Tomatoes and Fish

Decided to post twice today, ’cause my readers surely want to know if cattle are our only product. In fact, we also produce garden vegetables for the table. Mike and I set out four hundred or so tomato plants a few days ago, in between these nearly constant rain storms we’ve been having this Spring.  We fertilized them with fish emultion, which the plants love but stink when you pour it on them on a hot day. We also planted okra, squash, beets, cress, and cucumbers. The potatoes and various lettuces he planted a few weeks ago have come up and look terrific. And the thousand asparagus plants we planted a couple of years back are producing in abundance. He planted two varieties of super sweet corn, yellow and white, and if the racoons and birds don’t get them all, they should sell well this summer. I notice yesterday that the strawberry plants are finally producing some fruit. This weird odd-season cold has slowed them down some and they seem smaller than usual, but the apple, cherry, and pear trees will have a substantial crop barring a summer drought. So yeah, we have more than cattle.  We also have a greenhouse full of plants that still need to be put in the ground, sold, or given away.

We  grow flowers for our own enjoyment and the various colors   of irises in the field look beautiful. They range from stark white to burgundy with some two tone varieties. We’ll also have lilies (day, asian, easter), nasturtiums, strawflowers, and my coral roses to use as cut flower arrangements. Somehow, when I moved here, I thought you  hired people to handle this stuff. We do it all, usually by ourselves, since finding good and reliable farm help is difficult and expensive. No reason to get acrylic nails anymore…the dirt seems to stay under my nails. Of course, our farming neighbors think I’m nuts driving my little convertible sportscar down the gravel road that leads to the farm, but I’m still a city girl at heart and it’s my last hold out.

This is the road I take in my convertible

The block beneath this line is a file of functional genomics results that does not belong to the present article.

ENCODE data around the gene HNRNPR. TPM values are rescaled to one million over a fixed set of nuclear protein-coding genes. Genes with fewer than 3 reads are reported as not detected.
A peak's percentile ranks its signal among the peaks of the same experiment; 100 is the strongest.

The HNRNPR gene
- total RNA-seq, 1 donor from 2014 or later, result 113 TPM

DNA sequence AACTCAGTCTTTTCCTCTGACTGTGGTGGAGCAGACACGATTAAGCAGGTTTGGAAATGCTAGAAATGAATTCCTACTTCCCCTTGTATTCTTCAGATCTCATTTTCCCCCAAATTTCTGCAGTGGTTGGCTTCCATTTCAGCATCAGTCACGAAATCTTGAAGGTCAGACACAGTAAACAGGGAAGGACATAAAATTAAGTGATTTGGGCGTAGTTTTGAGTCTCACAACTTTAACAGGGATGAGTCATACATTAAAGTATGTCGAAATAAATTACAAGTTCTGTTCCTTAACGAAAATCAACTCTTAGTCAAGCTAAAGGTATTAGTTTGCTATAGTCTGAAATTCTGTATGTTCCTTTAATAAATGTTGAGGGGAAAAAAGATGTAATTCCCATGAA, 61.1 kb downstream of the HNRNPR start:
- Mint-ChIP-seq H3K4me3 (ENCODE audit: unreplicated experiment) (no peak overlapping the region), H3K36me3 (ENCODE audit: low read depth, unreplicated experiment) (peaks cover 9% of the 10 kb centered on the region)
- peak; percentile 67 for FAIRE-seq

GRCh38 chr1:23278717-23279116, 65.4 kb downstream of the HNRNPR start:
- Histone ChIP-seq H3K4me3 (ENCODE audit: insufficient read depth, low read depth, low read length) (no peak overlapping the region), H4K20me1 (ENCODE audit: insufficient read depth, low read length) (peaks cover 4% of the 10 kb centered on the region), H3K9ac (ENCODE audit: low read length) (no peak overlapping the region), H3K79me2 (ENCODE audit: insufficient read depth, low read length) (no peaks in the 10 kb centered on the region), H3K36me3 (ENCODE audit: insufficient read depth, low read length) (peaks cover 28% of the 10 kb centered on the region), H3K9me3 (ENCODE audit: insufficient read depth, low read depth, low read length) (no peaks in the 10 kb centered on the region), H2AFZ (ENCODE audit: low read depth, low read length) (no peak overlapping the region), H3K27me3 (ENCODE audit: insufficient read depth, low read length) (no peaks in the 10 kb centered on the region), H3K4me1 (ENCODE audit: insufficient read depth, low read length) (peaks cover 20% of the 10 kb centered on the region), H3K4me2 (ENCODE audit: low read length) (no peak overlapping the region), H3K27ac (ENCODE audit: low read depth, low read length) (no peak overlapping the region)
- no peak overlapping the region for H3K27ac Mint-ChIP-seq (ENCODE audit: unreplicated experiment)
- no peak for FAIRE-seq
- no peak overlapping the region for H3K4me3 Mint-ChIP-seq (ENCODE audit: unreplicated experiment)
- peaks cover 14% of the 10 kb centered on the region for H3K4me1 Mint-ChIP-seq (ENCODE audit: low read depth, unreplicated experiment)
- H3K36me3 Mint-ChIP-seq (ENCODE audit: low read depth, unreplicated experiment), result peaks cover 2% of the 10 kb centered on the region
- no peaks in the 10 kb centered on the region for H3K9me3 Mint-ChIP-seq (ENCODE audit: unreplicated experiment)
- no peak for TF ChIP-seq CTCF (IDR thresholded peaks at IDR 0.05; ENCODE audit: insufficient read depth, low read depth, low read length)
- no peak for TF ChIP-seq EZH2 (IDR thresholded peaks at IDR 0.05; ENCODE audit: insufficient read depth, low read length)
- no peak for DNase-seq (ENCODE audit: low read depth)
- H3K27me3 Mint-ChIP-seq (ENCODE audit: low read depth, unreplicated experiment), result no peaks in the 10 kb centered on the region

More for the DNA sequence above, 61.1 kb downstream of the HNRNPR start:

About cattlebaroness

I am a graduate of the University of Kentucky with a BA in History, nearing completion of a Master of Arts in American history. Born and raised first on military bases around the world, then in Orange County, CA, I moved to Kentucky when my children were small. I now live on a small family farm and am learning about farm life, planting and our newest addition to the landscape--cattle. Until a month or two ago, all I knew about 'cows' were that they came in brown, black and white and that some are raised for milk and others for meat. I am a quick study out of necessity.
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2 Responses to Tomatoes and Fish

  1. Linda Taylor says:

    I have loved reading your blog…especially the part of you driving the tractor. I do believe this will make for a good movie one day!! You know Lian I have lived on a farm for all my life and know nothing about driving a tractor.
    Sounds like a wonderful and fun filled experience you are having, just remember the fun filled part when it gets a little hard and you are getting a little tired and it is 100 degrees in the shade.
    I will be enjoying reading all your new experiences, so don’t forget to log them in on the days you have worked your little fingers to the bone.

    Will be looking forward to seeing pictures of your flowers and all your garden and especially you on the “big green tractor”.

    • Thanks, Linda. Although I’ve been here awhile, I don’t think there is a day that goes by that I’m not learning something new about farm life. I’m also gaining a strong appreciation for people who work their full time jobs and run their family farms too. If this rain ever stops, I’ll post more pics…I tend to forget my phone when we are out working.

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